Lawmaker Hopes To Give Parents Right To Help Kids Skip PARCC Test

March 25, 2015
 

A measure pending in the Illinois legislature would give parents the right to have their children skip standardized tests.

The plan proposed by Rep. Will Guzzardi (D-Chicago) would require schools to honor written requests from parents for their kids to skip state assessments. 

Currently, students themselves can refuse testing, if they're able and willing to ask. Even if they’re allowed to skip the test, there’s no policy telling schools what to do with those kids.

“Some schools and teachers and principals say sure, parent letters are fine, that suffices," Guzzardi said. "Some administrators say a parent letter is absolutely not sufficient. Some say O.K. if you’re not taking the test, you can go to the library and read a book. Some say if you’re not taking the test, you have to sit and stare at the wall.”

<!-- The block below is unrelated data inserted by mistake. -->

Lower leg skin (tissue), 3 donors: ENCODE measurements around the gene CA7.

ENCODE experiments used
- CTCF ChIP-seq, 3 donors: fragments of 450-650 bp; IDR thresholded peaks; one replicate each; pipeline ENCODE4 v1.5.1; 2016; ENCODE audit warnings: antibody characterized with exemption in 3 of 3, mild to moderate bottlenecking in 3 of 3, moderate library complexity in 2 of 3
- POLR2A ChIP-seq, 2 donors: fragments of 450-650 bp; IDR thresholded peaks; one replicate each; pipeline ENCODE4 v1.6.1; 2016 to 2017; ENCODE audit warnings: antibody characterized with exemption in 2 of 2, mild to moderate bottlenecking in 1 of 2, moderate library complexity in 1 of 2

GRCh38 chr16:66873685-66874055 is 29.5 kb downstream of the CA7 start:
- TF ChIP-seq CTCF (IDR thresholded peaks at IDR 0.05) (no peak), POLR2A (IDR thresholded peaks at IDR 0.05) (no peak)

Mary Hughes, the mother of a special needs child in a Chicago public school, spoke in support of the measure at the state Capitol in Springfield Wednesday.

“I assert that it is cruel that, according to ISBE, I have to ask my sweet son to tell his teacher, who he very much wants to please, that he is not going to take the test that she told him he’s supposed to take," she said.

Hughes and other parents are upset about the PARCC test -- the new assessment tied to the Common Core curriculum. 

Guzzardi’s plan would require schools to provide instruction or enrichment activities to occupy those students while others took the test. 

The State Board of Education opposes the legislation. 

Story source: Illinois Public Radio